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Apple makes billions of dollars from selling mobile games, and now it is finally embracing the hobby on social media.

The company launched @AppStoreGames on Twitter today as a place where it will share information about new releases and deals. This feed will deliver content directly from Apple’s App Store editors, which is the same group of people who determine the Featured Apps you see when you boot up the marketplace. So far, the account has made references to Zelda (a series that is not yet on iOS) and shared promotions from mobile developers.

While this might indicate that Apple is finally starting to soften up about its approach to gaming — a medium it treats with some contempt — the timing of this Twitter accounts arrival is probably more telling even than that. Apple has an event planned for next week, and the rumor (as first reported by 9to5 Mac) is that the company will introduce a new Apple TV that will have a heavy focus on gaming. This means a full App Store for TV-based games, Bluetooth controller support, and more. Mobile gaming is worth $30 billion worldwide, and Apple’s store is responsible for the majority of that. Now, the company may try to expand on that by incorporating a different screen in your house.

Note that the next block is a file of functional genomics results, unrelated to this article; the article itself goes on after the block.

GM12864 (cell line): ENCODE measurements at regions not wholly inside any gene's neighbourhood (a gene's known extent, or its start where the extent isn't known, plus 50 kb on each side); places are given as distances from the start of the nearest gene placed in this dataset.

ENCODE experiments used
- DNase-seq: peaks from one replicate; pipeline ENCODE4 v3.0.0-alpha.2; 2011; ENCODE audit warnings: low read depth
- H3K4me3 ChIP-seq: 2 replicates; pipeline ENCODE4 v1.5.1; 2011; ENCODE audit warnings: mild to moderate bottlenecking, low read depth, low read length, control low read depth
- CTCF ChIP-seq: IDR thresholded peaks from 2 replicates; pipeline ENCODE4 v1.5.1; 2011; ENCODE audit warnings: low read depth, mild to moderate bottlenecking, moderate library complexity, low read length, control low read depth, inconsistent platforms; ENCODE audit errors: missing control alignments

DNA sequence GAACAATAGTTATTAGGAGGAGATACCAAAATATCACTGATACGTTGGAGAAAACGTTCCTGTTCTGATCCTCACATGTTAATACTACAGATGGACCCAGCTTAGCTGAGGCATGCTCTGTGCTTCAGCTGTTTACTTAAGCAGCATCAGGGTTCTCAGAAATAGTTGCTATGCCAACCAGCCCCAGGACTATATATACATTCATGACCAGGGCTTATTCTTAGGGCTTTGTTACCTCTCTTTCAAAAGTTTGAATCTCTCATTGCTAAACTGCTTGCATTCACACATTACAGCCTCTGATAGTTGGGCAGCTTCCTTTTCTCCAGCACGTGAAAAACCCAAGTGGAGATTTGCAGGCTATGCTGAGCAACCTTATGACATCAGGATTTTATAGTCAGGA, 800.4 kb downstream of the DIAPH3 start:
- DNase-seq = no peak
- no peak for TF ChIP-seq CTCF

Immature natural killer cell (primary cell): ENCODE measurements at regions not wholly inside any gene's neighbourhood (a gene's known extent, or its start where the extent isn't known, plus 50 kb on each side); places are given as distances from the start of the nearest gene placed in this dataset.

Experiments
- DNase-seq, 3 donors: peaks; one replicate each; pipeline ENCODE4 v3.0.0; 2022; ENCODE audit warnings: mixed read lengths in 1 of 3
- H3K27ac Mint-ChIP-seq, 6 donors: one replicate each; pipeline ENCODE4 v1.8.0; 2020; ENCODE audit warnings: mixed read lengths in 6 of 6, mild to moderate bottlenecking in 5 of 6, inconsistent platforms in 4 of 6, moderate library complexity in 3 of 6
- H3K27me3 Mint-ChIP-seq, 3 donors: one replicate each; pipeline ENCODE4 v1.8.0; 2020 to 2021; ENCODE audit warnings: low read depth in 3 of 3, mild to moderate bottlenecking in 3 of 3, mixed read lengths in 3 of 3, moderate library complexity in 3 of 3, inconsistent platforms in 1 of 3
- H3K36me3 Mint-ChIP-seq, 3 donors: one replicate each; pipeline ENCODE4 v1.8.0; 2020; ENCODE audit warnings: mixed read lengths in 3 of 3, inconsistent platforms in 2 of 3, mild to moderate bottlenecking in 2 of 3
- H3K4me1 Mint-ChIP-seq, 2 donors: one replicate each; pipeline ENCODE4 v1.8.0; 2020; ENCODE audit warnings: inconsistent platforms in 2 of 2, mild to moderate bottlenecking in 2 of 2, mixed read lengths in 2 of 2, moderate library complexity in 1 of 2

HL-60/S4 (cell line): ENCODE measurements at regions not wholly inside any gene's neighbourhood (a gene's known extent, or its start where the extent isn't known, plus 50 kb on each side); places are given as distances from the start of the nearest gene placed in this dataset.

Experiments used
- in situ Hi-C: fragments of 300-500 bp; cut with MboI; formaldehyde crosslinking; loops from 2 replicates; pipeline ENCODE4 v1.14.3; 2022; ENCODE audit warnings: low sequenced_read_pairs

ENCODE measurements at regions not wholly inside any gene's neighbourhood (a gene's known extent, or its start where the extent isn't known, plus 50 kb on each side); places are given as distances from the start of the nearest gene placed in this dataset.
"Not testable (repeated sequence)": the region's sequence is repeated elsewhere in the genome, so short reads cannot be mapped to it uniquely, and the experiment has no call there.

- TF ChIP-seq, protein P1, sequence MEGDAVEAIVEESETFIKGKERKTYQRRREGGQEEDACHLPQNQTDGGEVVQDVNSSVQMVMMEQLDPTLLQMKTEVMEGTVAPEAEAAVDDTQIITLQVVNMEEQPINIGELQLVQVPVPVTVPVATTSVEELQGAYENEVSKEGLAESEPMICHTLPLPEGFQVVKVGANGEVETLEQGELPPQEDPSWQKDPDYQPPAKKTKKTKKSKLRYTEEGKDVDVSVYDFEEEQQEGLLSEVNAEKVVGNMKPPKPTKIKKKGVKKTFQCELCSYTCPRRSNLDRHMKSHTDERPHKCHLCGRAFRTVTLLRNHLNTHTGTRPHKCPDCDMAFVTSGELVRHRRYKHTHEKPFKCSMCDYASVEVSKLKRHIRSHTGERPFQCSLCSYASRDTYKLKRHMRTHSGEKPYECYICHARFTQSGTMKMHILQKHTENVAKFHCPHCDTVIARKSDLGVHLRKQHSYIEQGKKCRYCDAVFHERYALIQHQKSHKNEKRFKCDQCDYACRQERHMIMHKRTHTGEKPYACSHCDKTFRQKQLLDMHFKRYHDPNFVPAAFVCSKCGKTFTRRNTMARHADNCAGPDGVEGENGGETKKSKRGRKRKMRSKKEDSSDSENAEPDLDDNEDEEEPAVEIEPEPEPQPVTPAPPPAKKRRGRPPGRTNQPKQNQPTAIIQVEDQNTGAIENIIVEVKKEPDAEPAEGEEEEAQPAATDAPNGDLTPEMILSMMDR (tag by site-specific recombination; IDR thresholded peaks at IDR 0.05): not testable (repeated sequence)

Read everything we know about the next Apple TV right here.


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Up until this point, Apple has established itself as a major player in the gaming space almost by accident. The App Store has produced dozens of popular and lucrative games on iPhones and iPads, and Apple has reaped the reward. The vast majority of spending on the App Store is for game content, and the company could potentially re-create that success on televisions with an Apple TV-style console.

If the September 9 Apple event does lead to a set-top box with deep support for gaming, we will once again watch the Mac company enter a market sector that others have failed to solve. In this case, the most notable example is the Android-based Ouya microconsole, which debuted to much hype after a successful Kickstarter. But that TV gaming system failed to find an audience and — even worse — failed to produce any successful third-party developers. That led to hardware manufacturer Razer acquiring the Ouya brand, store, and patents in July.


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